men report more. As neighbor support increases, women report greater WFC and men report
less. For women, the support of neighbors may feel more like a demand than a resource
because they feel the obligation to return the favor.
Implications of Research for Organizations and Individuals
The discovery that both real and perceived community resources help reduce WFC has several practical
implications for organizations and individuals.
For community organizations, the study highlights the need to make parents and other residents more
aware of the resources that are available in the communities. Neighborhood associations and other
community-based groups need to help residents feel that they have access to support if needed.
At the municipal level, the research underscores that community information needs to be better
communicated to residents. For example, getting the word out when new resources become available,
such as a doctor’s office or a new recreational facility. In addition, to encourage stronger and more
engaged neighborhoods, municipalities need to incorporate more “family friendly spaces” in their urban
planning. Specifically, creating more green spaces would allow residents to meet and engage in
discussions that build a sense of community.
For employers, the results of this study could be translated to the work environment if we consider the
workplace to be its own form of community. Beyond creating family-friendly work policies, employers
might promote cohesion, foster interpersonal relationships at work, and make employees more aware
of family benefits and resources to help reduce work-family conflict. Given the value of perceived
resources for women and men as well as those both with and without children, employers can
strengthen morale and mitigate WFC through the provision of low cost employee supports. This may
come in the form of discussion groups or on-line employee networks, that bring people together around
a particular topic or issue such as raising special needs children, dealing with chronic illness, or planning
for college finances.
Given that women experience neighbor support as increasing work-life intensity, likely because they
feel beholden to reciprocate, employers can support women’s advancement by highlighting men’s use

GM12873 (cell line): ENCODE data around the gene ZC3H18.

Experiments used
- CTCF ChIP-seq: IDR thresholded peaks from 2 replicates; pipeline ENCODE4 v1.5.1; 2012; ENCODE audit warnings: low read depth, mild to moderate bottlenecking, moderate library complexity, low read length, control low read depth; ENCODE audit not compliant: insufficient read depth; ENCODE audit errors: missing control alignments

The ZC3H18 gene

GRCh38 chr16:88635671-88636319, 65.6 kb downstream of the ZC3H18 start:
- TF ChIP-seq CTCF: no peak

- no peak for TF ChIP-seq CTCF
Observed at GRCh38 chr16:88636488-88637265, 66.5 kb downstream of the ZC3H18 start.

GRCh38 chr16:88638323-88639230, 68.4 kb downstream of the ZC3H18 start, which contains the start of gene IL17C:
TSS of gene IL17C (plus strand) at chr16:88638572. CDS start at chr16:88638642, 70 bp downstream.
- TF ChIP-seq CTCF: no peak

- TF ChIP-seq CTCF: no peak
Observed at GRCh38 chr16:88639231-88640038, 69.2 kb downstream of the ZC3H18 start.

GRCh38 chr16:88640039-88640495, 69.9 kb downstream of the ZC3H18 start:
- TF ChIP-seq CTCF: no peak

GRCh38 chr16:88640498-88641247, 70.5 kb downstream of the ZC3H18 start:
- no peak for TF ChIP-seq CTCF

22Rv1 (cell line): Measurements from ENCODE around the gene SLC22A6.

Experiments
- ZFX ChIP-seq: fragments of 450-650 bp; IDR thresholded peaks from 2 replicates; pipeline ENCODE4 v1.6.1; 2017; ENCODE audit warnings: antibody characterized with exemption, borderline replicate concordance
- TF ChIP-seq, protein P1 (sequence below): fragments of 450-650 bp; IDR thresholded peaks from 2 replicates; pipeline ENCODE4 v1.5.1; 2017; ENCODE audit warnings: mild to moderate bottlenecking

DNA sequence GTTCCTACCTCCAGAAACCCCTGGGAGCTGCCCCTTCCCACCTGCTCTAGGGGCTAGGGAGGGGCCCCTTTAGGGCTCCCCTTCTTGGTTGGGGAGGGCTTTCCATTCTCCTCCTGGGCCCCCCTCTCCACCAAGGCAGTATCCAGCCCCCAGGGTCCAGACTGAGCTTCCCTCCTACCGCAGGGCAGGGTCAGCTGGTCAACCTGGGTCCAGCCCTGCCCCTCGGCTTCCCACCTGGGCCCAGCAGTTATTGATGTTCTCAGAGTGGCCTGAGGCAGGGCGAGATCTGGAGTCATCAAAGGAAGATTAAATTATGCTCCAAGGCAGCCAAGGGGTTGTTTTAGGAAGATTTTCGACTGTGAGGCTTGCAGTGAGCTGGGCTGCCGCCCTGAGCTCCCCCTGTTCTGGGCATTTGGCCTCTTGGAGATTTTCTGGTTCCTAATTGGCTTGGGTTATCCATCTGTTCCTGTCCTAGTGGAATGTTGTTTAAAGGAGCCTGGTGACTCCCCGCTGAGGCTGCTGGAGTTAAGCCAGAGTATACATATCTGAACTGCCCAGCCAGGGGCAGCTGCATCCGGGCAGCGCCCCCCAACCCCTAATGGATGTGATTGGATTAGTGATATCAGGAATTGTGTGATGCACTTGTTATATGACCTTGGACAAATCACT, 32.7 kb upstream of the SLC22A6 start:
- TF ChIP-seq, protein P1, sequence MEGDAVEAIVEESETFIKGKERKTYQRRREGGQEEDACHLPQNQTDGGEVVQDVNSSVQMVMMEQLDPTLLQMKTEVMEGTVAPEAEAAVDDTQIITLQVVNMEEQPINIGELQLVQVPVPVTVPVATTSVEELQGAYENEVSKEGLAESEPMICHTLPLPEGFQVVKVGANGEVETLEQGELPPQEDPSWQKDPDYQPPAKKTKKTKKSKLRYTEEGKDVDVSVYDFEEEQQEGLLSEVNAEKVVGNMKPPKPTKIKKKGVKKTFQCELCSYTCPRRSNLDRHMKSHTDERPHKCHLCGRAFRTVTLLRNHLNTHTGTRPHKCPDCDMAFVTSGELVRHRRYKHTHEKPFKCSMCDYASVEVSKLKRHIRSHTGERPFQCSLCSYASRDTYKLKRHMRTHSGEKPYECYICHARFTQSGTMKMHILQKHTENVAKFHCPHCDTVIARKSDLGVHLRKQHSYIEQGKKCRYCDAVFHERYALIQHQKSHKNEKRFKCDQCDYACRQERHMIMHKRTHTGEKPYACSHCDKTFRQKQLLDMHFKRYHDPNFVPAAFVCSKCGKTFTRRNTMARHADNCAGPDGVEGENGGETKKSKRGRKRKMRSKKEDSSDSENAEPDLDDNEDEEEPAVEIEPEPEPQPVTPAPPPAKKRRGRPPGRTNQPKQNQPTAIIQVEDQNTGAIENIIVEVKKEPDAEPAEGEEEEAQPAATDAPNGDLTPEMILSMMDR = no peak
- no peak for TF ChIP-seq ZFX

of work-life supports and active community engagement. They can also encourage leaders, especially
male leaders, to talk openly about work-life responsibilities. This paves the way for younger men to feel
they are able to speak honestly, and more likely take responsibility, for their equal share of parenting
For individuals, this study highlights the importance of researching available resources in one’s
community and of building relationships with one’s neighbors, especially for women and men raising
Implications for Future Exploration
The findings from this study suggest several areas for future exploration.
- How do perceptions of community resources change over time?
- When a new community resource is introduced, does it really make a difference in terms of
reducing residents’ experiences of work-family conflict?
- How are residents tapping into contiguous community resources? Are individuals looking beyond their immediate, home-based neighborhoods for available resources and what are the implications for work-family conflict?
- What constitutes a “family-friendly neighborhood” in the eyes of men, women, parents with young children, and residents without young children?
- Why does the perception of neighbor support increase the level of work-life stress that women experience?
Below are links to other researchers who have examined the influence of community on work-family
- Patricia Voydanoff
- Marcie Pitt-Catsouphes
- Phyllis Moen